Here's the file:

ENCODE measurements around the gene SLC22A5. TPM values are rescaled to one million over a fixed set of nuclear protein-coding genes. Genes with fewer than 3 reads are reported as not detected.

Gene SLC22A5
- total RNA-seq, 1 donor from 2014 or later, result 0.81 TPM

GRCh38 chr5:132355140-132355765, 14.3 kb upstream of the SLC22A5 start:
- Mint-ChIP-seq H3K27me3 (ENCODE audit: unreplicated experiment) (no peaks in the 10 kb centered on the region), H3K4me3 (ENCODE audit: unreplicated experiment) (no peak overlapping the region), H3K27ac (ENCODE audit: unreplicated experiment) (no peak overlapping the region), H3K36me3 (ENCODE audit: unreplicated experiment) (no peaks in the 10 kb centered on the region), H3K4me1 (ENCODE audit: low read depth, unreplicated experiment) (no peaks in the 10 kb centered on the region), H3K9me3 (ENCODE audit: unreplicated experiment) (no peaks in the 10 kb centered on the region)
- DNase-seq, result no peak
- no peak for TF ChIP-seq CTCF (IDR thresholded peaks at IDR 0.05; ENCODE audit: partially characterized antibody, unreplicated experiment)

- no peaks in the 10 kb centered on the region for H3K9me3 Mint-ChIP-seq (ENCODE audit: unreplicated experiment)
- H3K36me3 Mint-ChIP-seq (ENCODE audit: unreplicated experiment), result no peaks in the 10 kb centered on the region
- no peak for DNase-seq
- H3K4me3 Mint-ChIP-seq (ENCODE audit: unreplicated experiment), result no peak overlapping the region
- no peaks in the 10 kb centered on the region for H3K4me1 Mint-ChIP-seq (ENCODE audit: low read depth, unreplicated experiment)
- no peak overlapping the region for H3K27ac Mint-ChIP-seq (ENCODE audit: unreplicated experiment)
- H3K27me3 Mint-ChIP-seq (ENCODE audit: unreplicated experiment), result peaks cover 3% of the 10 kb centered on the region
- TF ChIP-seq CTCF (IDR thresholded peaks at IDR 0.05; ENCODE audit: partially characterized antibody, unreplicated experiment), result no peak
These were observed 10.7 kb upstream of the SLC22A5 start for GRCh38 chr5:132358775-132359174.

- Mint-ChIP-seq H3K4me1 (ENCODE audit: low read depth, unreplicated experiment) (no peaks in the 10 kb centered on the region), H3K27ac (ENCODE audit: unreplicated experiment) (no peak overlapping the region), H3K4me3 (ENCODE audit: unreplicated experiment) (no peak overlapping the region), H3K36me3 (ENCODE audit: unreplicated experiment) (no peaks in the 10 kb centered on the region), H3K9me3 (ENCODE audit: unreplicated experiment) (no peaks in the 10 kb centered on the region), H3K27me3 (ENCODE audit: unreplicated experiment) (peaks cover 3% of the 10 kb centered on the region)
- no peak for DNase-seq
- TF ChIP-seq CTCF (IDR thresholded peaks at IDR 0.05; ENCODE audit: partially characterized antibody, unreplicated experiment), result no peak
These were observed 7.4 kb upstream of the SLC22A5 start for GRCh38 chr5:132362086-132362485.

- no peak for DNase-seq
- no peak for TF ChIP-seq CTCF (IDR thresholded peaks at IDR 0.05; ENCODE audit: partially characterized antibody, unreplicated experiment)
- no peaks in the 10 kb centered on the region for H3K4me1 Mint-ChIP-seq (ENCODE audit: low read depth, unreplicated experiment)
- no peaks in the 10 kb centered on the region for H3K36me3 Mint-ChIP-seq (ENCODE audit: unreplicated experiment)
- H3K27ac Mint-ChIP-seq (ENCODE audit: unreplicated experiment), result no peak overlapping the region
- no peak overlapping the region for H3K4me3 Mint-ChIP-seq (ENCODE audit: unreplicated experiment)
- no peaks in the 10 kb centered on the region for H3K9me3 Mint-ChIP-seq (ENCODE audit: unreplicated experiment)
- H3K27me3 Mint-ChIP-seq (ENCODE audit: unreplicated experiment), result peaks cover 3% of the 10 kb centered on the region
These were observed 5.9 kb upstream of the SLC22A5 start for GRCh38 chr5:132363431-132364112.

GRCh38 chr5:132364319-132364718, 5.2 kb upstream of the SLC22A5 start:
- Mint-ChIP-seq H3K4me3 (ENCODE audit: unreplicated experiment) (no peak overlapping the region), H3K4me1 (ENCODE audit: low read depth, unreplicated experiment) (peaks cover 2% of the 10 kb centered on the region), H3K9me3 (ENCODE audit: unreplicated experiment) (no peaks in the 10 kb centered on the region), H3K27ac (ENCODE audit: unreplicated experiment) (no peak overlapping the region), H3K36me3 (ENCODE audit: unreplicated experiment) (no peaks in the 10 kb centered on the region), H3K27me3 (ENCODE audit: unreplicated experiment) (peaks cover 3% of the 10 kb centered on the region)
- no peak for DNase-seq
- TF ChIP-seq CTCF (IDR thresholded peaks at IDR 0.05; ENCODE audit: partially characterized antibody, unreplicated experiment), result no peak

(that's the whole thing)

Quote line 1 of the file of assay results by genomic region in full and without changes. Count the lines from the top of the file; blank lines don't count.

ENCODE measurements around the gene SLC22A5. TPM values are rescaled to one million over a fixed set of nuclear protein-coding genes. Genes with fewer than 3 reads are reported as not detected.